Beyond ‘BlacKkKlansman’: Colorado Springs and the Legacy of ‘The Hate State’
In the late Seventies, an African-American police officer infiltrated a Colorado Springs chapter of the Ku Klux Klan simply by replying to a classified ad. That unbelievable-yet-true story is the basis of Spike Lee’s action-packed new BlacKkKlansman, made all the more disturbing since it’s set in what seems like a sleepy hamlet on the Rockies’ front range, then a city of around 200,000 at the foot of regal Pikes Peak.
Lee brilliantly uses the story to weave together the threads of supremacist culture in the Seventies with the election of President Donald Trump, illustrating how Trump’s slogans and policies reflect Klan ideologies — “America First,” making America great “again,” honoring bigots in power. It’s an allegory for the world at large right now. Lee has said that its point was to demonstrate how right-wing fascism and hate culture are shaping global culture. To me, though, the movie’s peaceful setting was a reminder that even among the beauty of the mountains, ugliness lurks. In the case of BlacKkKlansman, it was in my backyard. I was born in Colorado Springs shortly after the movie’s plot ended and lived there until college.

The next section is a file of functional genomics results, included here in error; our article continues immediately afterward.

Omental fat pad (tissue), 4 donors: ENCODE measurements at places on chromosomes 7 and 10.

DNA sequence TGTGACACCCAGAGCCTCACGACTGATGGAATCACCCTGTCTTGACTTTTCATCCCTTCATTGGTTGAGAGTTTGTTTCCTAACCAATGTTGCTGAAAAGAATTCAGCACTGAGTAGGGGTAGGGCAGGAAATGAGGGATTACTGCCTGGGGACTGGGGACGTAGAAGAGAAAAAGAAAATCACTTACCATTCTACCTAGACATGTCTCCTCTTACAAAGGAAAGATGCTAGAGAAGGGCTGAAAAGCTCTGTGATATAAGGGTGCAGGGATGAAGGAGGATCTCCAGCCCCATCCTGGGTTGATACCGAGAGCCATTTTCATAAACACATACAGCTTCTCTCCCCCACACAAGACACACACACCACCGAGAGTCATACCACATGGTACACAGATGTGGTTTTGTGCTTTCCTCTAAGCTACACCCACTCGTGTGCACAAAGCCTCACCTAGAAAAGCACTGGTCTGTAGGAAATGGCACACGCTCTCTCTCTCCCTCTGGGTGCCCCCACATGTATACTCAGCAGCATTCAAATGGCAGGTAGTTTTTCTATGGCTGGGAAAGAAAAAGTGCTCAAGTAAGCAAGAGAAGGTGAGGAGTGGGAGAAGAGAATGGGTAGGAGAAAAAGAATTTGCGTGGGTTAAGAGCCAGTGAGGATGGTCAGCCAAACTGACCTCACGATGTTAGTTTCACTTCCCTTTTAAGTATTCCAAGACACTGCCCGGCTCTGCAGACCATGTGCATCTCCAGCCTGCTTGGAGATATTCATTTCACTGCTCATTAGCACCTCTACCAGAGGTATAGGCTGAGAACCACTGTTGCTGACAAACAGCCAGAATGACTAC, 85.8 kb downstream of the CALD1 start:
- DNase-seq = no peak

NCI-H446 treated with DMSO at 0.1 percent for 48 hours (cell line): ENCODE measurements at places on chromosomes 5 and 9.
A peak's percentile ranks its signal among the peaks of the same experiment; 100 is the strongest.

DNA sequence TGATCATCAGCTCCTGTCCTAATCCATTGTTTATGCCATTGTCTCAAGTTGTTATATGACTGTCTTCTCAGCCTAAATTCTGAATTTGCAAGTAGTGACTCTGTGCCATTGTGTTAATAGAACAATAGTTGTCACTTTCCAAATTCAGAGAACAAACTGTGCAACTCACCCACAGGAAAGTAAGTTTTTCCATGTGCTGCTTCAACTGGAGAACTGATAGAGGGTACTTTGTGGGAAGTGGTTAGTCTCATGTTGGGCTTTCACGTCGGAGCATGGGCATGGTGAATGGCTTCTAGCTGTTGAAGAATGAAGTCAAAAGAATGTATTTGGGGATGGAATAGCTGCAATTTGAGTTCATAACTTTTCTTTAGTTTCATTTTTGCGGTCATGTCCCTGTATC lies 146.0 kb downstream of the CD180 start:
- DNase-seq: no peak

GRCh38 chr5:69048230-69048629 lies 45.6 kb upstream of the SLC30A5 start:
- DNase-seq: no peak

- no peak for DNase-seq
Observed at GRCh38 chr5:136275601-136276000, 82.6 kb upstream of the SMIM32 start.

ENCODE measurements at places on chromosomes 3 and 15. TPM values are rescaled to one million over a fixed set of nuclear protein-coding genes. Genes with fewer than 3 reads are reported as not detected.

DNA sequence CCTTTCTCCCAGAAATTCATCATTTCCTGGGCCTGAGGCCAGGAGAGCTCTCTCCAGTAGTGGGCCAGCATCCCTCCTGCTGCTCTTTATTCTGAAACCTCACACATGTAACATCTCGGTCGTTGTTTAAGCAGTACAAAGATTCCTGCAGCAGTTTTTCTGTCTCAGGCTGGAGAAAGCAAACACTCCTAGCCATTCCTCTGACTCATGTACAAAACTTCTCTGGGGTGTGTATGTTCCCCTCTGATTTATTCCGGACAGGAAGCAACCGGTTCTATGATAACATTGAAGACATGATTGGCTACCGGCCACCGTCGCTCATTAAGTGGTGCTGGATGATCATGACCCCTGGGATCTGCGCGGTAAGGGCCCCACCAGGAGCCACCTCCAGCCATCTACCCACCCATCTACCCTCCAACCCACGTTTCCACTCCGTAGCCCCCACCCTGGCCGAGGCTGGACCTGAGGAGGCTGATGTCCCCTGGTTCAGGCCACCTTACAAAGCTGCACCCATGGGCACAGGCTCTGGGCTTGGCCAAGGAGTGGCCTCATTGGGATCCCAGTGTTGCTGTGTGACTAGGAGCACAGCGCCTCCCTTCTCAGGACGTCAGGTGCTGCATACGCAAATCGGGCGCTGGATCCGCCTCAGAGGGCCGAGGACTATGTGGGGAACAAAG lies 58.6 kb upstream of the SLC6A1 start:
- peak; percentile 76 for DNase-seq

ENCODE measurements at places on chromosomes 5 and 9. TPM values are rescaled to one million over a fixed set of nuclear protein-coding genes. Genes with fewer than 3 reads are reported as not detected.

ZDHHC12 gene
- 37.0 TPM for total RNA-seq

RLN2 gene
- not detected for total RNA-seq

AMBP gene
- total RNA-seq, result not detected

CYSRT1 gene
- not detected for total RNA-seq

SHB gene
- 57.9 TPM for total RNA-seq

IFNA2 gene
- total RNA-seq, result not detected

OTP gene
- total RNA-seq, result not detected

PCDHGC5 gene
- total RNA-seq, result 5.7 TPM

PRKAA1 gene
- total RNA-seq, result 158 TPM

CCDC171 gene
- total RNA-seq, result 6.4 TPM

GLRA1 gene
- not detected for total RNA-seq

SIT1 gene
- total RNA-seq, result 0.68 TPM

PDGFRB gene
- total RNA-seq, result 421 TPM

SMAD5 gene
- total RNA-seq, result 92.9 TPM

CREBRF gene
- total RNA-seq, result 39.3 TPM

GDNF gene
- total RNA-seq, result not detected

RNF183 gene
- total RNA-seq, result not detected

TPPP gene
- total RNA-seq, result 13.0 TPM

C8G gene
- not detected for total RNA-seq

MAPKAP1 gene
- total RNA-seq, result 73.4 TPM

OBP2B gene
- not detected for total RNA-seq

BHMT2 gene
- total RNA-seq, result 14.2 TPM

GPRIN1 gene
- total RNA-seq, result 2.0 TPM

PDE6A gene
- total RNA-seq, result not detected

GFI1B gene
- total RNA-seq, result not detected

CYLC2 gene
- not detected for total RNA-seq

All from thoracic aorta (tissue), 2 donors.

I still have vivid memories of how hate culture persisted in the state in the Eighties and Nineties. I grew up hearing white friends — and, more shocking, their parents — casually use the n-word and other slurs. It’s also a patently conservative area, due to the presence of evangelical Christians and two military bases. To drive home his message, Lee ended BlacKkKlansman with footage of last year’s riots at a white supremacist rally in Charlottesville, Virginia, including the moment a counter-protester named Heather Heyer was run over and killed, juxtaposed with Trump’s mealy-mouthed reaction to it. Lee has said that from the moment the Charlottesville tragedy happened, he knew it would be the movie’s ending — “This is someone whose daughter has been murdered in an American act of terrorism — homegrown, apple-pie, hot-dog, baseball, cotton-candy Americana,” he told Rolling Stone. It’s a brilliant, heartrending ending but I immediately imagined a different coda: an epilogue that traces the rest of Stallworth’s real-life story and — despite the film’s suggestion to the contrary — Colorado Springs’ lasting, rich history of racism, anti-Semitism and homophobia, which still resonates today.